If you have the opportunity to take a Royal Caribbean cruise out of Central or South America ... take it.
My wife and I were on the January 10, 2009 Enchantment of the Seas cruise from Colon, Panama to Cartagena and Santa Marta, Colombia and the Netherlands Antilles. When booking the cruise we weren't told that the ship's language for everything would be Spanish, or that two thousand of the twenty-two hundred passengers were going to be Spanish speaking Latin Americans. A few weeks after booking, Royal Caribbean did offer us the chance to cancel without penalty, but having made our air reservations, the offer could not be taken. Not that we would have. As a former bilingual educator, (I am not Hispanic), I speak reasonable Spanish and my wife has some facility with it. So off we went.
I'm not Pollyanna. There were culture clashes and you have to be able to either tolerate or enjoy them. The talking, the obstructive milling around, the physical closeness and crew relations come to mind. Large numbers of people never stop talking. Loud and rapid, all at the same time and never seeming to stop: in the pool, on the pool deck, in the bars and the photo gallery, during dinner, on the elevators and during the shows. Why go to the theater if you're going to talk through the entertainment? At first you are angry. Then you get included. Just because you don't understand is no reason not to join in. No one's in a hurry. Six or seven members of a family may sit down in the stairway. Every thing is blocked, nobody moves, no one gets excited. Eventually you get to go on your way. The same at a buffet line where time must be taken to choose among ten different items. The line waits. At first my New York City blood boiled. But I learned to enjoy the expectation. After all, what could I do about it? Eat in the Dining Room, or breakfast at 8:00 am when only the 150 Americans are awake? Latin Americans don't have the same sense of personal space as English speakers. Conversations are held at close range, inches away. And ten people climbing into and out of (mostly into), a six person hot tub, does challenge our Anglo-Saxon sense of propriety.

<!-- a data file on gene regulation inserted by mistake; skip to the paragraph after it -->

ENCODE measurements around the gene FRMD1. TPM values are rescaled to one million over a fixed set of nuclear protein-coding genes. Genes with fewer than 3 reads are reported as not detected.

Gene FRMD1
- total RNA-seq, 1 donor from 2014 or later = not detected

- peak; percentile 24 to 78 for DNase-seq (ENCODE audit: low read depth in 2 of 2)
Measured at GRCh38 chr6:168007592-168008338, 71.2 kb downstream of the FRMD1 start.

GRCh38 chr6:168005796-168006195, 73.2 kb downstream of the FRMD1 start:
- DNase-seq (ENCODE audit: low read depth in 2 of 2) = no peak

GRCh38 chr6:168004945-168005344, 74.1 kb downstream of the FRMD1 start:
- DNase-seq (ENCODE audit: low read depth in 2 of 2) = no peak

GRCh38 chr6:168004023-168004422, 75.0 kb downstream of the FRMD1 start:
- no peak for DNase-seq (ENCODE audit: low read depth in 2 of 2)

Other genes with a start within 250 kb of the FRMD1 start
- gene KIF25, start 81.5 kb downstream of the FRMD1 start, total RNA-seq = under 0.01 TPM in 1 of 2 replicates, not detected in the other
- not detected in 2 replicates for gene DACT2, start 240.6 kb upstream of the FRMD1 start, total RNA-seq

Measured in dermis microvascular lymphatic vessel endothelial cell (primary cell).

We enjoyed our neighbors to the south. Bathing suits come to mind. The pool deck was paved with acres of cream-colored breasts, and when everyone is aboard, the full extent of the fabric shortage in Latin America becomes obvious. But why make bathing suits out of dental floss? Go figure?
The Colombians are the nicest people I have ever met. These are warm, friendly, intelligent people who naturally like Americans. The Colombians are confident, communicate easily and have great pride in the recent accomplishments of their nation. The Panamanians are somewhere up there with them. Two words will make friends with any Panamanian, "Mariano Rivera". They will include you in everything. On entering a Name That Tune contest we were teamed with two Colombians and a Panamanian. We would get the American music, and they the Latin. The whole crowd cheered us on. It was a great time that we could not have envisioned with any group of foreigners.
Royal Caribbean deserves a lot of credit. From the beginning, the ship's rules were enforced. This is something the crew had to do from day one, or lose control of their ship. Unlike a recent experience with Princess, a cruise through the Panama Canal, there were no small children running unsupervised at all hours. There were no diapered infants in the hot tubs. No children in the adult pools. No disruptions of dinners by guests throwing objects in the dining room ... and smoking restrictions were enforced. Our Princess cruise's passenger list was about ten percent Mexican. Most of these were actually Mexican born "upper class" Europeans, (very different than the Colombians and Panamanians, who are beautiful people of every conceivable racial blend). When complaints were made by American passengers to the Princess crew, our motives were questioned and we were reprimanded. That is something that we bear in mind when planning vacations.
Colombia was astonishing, not at all a nation of drug dealers and kidnappers. We found it safe, friendly and clean, (well, cleaner than other places) with beautiful mountains, beaches and coastlines. Cartagena's Gold Museum and Santa Marta's Ethnographic Museum, while not exactly the Met are worth the time. And you will hate yourself if you miss the Museum of the Inquisition in Cartagena.
Visiting Aruba, the world's most up scale t-shirt island means a day on the ship. An empty ship! Curacao is much more interesting. Spend time in town and get back to the ship early. Bonaire, the last of the Dutch islands, rated number one by our friends for snorkeling. We spent much of the day at the Donkey Refuge. Take our some bread and a herd of donkeys will instantly show up and make you feel like a kid in the middle of a litter of puppies. The locals say it is what Aruba was twenty years ago.
We chose to spend an extra day in Panama City. When there, get your self a good taxi driver and go through the Casco Viejo, the old city. It was worth every sweating foot step.
The Jr. Suite with large balcony was great, but the closet doors would open and close with a thud as the ship rolled in rough seas.